Bill Mueller is one of the classiest individuals I’ve ever met in this game. And my friend, Buzz, who I’ve known for more than half my life and who is as knowledgable on the Giants as anyone in this business, often said Mueller is one of his all-time favorites. I used to think of him as a poor man’s Pete Rose, without the demons, because of how he got everything out of himself that he possibly could get.
Why am I telling you this? Well, Mueller is working for the Los Angeles Dodgers now, and hopefully Giants fans can see past that little fact and keep their fond memories (and if you don’t have fond memories of this guy, you don’t know baseball). Mueller has that nebulous tag, “special assistant to the general manager,” which essentially means he’s getting on-the-job, front-office training. Not sure where it will lead for him, and Mueller himself told me he’s not sure if he wants to be a GM (or even a coach), but no doubt whatever he does he’ll succeed. Some guys have a quiet intensity that is belied by their humility, and I’ve always felt Mueller was one of them.
Example: I sat down with Mueller to discuss the defection of so many former Giants to the Dodgers and what it means to the rivalry. In the course of our conversation, I asked him about Jeff Kent and whether he (Mueller) thinks he’ll be judged harshly by Giants fans.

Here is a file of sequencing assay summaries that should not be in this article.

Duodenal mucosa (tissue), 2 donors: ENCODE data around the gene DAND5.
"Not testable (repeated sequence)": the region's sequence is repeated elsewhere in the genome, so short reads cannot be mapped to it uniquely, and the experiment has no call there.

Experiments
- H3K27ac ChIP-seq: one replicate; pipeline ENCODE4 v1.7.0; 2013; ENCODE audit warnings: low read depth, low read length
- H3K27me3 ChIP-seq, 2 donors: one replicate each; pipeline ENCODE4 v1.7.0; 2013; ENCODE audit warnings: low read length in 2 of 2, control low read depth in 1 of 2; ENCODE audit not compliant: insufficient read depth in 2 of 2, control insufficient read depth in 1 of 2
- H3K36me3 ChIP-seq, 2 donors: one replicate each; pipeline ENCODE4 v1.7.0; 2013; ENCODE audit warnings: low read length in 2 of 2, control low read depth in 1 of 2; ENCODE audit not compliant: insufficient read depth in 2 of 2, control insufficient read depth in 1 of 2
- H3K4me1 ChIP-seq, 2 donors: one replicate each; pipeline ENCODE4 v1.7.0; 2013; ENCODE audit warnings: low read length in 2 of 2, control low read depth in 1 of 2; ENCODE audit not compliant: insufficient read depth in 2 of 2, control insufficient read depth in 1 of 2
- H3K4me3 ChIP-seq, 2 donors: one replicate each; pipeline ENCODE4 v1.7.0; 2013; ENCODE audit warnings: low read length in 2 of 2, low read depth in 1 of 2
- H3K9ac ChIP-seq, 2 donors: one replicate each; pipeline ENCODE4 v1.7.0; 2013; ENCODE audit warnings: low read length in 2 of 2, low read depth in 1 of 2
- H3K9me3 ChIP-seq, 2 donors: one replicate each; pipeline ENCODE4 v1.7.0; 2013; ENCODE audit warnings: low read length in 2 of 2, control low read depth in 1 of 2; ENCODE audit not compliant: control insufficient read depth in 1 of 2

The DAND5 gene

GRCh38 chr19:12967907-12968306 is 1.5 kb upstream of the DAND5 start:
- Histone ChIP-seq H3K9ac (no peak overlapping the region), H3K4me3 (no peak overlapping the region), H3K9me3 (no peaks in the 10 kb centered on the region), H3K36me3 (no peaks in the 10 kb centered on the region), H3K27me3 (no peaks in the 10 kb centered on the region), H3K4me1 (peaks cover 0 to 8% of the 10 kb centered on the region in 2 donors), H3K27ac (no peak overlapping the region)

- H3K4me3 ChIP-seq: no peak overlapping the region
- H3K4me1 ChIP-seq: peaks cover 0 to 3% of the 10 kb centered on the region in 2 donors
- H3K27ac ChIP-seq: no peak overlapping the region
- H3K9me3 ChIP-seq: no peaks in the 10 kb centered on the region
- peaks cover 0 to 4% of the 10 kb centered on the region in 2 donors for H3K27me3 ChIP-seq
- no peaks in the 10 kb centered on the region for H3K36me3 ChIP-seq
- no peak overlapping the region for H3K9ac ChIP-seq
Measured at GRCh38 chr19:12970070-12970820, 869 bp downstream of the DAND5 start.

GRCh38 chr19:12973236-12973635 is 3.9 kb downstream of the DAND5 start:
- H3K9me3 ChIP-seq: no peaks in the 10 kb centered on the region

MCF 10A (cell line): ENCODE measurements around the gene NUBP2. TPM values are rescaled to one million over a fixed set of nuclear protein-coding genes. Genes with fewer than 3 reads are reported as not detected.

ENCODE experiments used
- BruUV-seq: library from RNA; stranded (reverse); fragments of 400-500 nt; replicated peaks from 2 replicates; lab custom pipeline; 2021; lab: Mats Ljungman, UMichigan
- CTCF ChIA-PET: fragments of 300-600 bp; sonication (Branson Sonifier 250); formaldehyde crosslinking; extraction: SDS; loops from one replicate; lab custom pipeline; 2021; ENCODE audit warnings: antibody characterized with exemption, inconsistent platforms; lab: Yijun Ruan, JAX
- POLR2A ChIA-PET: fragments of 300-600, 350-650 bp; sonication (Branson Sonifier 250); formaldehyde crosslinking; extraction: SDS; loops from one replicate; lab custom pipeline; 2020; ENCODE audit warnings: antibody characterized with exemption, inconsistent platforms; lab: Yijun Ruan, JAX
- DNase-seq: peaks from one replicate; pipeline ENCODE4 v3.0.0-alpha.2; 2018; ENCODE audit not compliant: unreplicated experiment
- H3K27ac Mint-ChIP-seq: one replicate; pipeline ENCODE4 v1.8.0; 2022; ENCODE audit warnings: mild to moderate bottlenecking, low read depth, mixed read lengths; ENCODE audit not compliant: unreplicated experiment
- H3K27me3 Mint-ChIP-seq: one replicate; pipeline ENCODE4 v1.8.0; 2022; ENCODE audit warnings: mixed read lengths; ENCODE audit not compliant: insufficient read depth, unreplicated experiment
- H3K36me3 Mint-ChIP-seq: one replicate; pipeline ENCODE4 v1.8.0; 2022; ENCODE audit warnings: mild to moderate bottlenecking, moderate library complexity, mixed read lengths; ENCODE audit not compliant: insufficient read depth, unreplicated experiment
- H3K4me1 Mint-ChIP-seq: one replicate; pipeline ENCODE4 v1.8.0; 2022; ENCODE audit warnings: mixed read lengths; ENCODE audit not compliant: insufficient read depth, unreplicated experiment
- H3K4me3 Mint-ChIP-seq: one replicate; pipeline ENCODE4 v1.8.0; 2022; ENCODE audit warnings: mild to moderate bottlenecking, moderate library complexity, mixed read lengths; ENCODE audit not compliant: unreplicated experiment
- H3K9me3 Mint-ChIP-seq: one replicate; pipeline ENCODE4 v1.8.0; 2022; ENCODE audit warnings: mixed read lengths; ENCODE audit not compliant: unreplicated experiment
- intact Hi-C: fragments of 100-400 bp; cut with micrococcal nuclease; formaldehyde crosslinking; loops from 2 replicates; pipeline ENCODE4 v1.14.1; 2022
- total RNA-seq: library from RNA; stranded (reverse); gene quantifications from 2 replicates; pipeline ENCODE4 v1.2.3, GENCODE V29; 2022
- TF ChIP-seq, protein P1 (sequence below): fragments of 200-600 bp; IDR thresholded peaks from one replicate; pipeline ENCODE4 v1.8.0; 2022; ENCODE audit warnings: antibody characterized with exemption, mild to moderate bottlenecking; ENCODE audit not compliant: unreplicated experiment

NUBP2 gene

“First of all, a player like Jeff, that’s a good player …” Mueller answered. And I gotta be honest, I was so stunned I never heard another word of that answer. Mueller, for the record, was a darn good player. Witness the batting title he won for the Boston Red Sox team of 2004 (the one that exorcised The Ghost) and the contributions he made to the 1997 Giants division winner that started one of the most successful eras in team history
On a personal note, that 1997 team was the first club I got to cover on a semi-routine basis. I was generally third in line behind our beat writer Joe Roderick and a back-up. But as the season progressed, I got more and more assignments, and Mueller was one of the first guys I struck up a rapport with. He and Estes made it just a bit easier for a guy who was just getting over the wide-eyed portion of his career. If all athletes were like those two, the media’s job would be a breeze.
Here are some of the other things Mueller told me:
ON THE GIANTS-DODGERS RIVALRY: “It would be enhanced for me, if the guys who played with me in San Francisco all were still there. … Guys like J.T. Snow, Robb Nen, Shawn Estes, we’ve all gone our own ways. So the Giants are just another team to me now. I personally don’t know anybody over there. I’ve got great memories though. I still talk to Estes all the time. Everytime members of those teams get together, it’s like having a reunion with a fraternity.”
ON THE END OF HIS CAREER AFTER 11 SEASONS
“I really enjoyed playing. I hope that I went about my business in a way somebody can take from it and perhaps use it for their own success. I would’ve liked it to continue, but I can’t play [because of a career-ending knee injury]. At some point, it’s going to end for everybody, and I feel like I played the game right every time I went out there, so I’ve got no regrets.”